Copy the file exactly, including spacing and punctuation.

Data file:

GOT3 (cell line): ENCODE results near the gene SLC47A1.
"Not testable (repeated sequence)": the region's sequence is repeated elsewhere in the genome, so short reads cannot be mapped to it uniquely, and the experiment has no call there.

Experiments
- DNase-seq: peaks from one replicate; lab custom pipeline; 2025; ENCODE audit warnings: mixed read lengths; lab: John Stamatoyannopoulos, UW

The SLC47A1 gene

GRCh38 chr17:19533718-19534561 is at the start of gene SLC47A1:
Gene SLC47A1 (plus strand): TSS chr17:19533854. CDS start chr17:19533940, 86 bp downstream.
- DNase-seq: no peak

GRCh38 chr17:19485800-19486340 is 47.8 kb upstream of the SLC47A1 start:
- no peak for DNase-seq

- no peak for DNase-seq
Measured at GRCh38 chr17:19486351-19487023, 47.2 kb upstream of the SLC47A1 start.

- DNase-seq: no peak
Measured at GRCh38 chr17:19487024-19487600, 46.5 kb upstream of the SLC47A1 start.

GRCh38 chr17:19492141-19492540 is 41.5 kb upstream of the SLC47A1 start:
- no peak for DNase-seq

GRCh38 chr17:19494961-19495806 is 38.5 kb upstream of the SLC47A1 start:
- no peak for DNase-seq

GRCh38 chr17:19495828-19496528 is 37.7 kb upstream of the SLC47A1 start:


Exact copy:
GOT3 (cell line): ENCODE results near the gene SLC47A1.
"Not testable (repeated sequence)": the region's sequence is repeated elsewhere in the genome, so short reads cannot be mapped to it uniquely, and the experiment has no call there.

Experiments
- DNase-seq: peaks from one replicate; lab custom pipeline; 2025; ENCODE audit warnings: mixed read lengths; lab: John Stamatoyannopoulos, UW

The SLC47A1 gene

GRCh38 chr17:19533718-19534561 is at the start of gene SLC47A1:
Gene SLC47A1 (plus strand): TSS chr17:19533854. CDS start chr17:19533940, 86 bp downstream.
- DNase-seq: no peak

GRCh38 chr17:19485800-19486340 is 47.8 kb upstream of the SLC47A1 start:
- no peak for DNase-seq

- no peak for DNase-seq
Measured at GRCh38 chr17:19486351-19487023, 47.2 kb upstream of the SLC47A1 start.

- DNase-seq: no peak
Measured at GRCh38 chr17:19487024-19487600, 46.5 kb upstream of the SLC47A1 start.

GRCh38 chr17:19492141-19492540 is 41.5 kb upstream of the SLC47A1 start:
- no peak for DNase-seq

GRCh38 chr17:19494961-19495806 is 38.5 kb upstream of the SLC47A1 start:
- no peak for DNase-seq

GRCh38 chr17:19495828-19496528 is 37.7 kb upstream of the SLC47A1 start: